FIFO health woes

by 14 May 2012

What are the health implications for FIFO and DIDO workers?

The Federal Government inquiry has heard from a number of different organisations and individuals, chief amongst them is AMA (Australian Medical Association), which reports an increase in sexually transmitted diseases, mental health issues, deteriorating physical health and resulting factors such as weight gain, fatigue and sleep disorders.

AMA WA President, Professor David Mountain told one hearing there was “high risk behaviour” that comes from being young, cashed up and bored in an isolated areas, whilst head of the AMA’s Queensland branch, Dr. Richard Kidd said that “just being employed as a FIFO worker was enough to put your health at risk”.

It is almost inevitable that workers will navigate towards FIFO operations that offer the best rosters, wages, accommodation arrangements and other conditions. QRC (Queensland Resource Council) chief Michael Roche said workers were always treated well, because they are in such high demand and that the overwhelming point we need to make is that FIFO workers will vote with their feet if they don’t like their accommodation arrangements or other conditions. He said mining villages, or camps, that house the workforce were consistently encouraging healthy eating and exercise and that they promote healthy diet options and many recreational facilities.

From my experience with FIFO operations, I can attest to this being the case and found it amazing the underutilisation of recreational facilities such as gyms and pools; however, it is always necessary to consider the rosters that are in place and what impact this has upon attendance.

Getting the balance right in health and wellbeing services for FIFO workers has never been more critical. The comments by the AMA to the Federal Inquiry may well be the tip of the iceberg as statistical analysis invariably has a delayed response, which may see these issues slingshot over the coming months into quite significant problems.

There is no doubt of the considerable cost and infrastructure savings to be made by mining organisations through not providing residential based operations. However, the utilisation of a FIFO workforce must include a far greater emphasis placed upon the health and overall wellbeing of the workers and indeed, can and should be used as a considerable “point of difference” in not just attracting, but retaining workers.

On 18 April, Fortescue Metals Group reported that on average it costs $100,000 to employ a person who lives in the Pilbara than to employ a person FIFO. It is also worth considering that some media reports indicate that the average wages for FIFO workers sit between $120,000 and $186,000 per year. More recently, the Australian Institute of Mining and Metallurgy reported that it costs a company up to 1.5 time a miner’s annual salary to replace a lost worker, which is a considerable figure given that some operations are experiencing an up to 50%-60% attrition rate.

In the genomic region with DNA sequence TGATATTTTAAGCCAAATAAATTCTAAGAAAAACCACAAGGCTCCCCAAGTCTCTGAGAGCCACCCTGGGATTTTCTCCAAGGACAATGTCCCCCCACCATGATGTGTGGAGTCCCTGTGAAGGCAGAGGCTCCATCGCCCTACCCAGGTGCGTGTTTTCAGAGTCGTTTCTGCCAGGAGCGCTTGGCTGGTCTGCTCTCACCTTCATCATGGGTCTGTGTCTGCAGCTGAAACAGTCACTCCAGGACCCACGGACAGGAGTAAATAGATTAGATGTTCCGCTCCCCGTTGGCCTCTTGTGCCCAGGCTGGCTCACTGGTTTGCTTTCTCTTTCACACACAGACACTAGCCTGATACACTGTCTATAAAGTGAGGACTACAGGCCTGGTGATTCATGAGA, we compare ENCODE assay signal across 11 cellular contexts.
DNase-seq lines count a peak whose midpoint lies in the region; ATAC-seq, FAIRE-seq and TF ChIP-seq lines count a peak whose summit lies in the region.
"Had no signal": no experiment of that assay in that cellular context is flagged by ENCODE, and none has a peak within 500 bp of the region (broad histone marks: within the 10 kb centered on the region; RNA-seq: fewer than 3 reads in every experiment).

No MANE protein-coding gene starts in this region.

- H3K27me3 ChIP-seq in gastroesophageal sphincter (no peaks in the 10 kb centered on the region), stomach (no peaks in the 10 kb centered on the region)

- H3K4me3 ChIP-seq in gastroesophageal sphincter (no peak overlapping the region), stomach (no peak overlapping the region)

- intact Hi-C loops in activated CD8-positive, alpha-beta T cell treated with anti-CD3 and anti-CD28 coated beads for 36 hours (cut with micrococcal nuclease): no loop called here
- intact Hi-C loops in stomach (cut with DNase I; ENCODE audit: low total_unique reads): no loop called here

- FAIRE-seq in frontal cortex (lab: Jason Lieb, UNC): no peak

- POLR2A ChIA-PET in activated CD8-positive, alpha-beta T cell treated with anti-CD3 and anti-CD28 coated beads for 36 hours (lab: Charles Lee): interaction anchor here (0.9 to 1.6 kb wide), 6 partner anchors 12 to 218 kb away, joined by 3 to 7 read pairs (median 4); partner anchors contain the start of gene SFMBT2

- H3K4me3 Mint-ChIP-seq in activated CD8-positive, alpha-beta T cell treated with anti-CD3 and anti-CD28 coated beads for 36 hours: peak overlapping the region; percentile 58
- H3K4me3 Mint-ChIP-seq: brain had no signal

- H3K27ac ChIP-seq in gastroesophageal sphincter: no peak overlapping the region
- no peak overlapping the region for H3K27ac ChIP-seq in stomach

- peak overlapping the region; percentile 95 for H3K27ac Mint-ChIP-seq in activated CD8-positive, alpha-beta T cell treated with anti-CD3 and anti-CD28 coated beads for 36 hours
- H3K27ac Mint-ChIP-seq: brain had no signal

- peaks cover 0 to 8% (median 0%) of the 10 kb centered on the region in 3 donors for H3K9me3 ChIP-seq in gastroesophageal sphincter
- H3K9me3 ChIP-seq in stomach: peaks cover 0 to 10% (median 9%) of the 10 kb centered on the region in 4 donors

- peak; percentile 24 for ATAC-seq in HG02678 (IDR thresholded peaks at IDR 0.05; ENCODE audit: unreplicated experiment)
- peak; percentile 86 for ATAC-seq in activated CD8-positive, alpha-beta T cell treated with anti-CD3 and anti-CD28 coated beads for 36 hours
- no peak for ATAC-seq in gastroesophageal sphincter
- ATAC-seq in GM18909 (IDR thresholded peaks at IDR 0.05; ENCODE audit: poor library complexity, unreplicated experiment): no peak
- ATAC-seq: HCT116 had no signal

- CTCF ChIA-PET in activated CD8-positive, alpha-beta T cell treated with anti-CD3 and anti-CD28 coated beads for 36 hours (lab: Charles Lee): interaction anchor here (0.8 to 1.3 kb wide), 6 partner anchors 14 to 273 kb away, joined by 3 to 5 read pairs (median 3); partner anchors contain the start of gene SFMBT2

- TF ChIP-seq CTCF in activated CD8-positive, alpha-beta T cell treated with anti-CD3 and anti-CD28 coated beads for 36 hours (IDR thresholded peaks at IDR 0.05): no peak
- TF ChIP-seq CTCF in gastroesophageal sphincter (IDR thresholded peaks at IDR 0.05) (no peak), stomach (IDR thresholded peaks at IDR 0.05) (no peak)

For even a smaller mining operation of 200-400 employees, these amounts are catastrophic in terms of gaining any sort of a profitability footprint and indeed, must have a knock on effect in terms of training and administration costs, not to mention the loss of corporate knowledge and expertise.

It is quite clear that these sorts of adverse outcomes need to be addressed with a degree of urgency or the sustainability of upcoming projects must be bought into question. Specifically, WA Goldfields are searching for 10,000 new employees, Atlas Iron 1,000 and Hancock Prospecting’s Roy Hill Iron Ore mine needing 10,000 new employees - the need has never been more apparent.

What is the solution?

By and large, the most important component of any health and wellbeing program is actually engaging the workforce with a sense of ownership and personal benefit. Whilst this essentially becomes a cultural issue, it presents management with a significant opportunity to improve productivity and extend the workability of employees.

Risk profiling of any workforce is a relatively easy process, using dedicated health risk assessments (HRA’s), and then designing the health and wellbeing requirements specific to the geographical and demographical footprint of each FIFO operation.

In order for HRA’s to be of any benefit on an organisational level, the ability to delve into data and extract a strong business case and return on investment information must be seen as critical to any successes. If management cannot clearly see a benefit, history shows us that health and wellbeing programs are usually the first off the bus when times get tough.

Ironically, this is the time when these programs are most needed, as maintaining a healthy and productive workforce goes a long way to maintaining the bottom line of any operation.

About the author

Mark Cassidy is the GM, risk & innovation, 2CRisk. For further information visit

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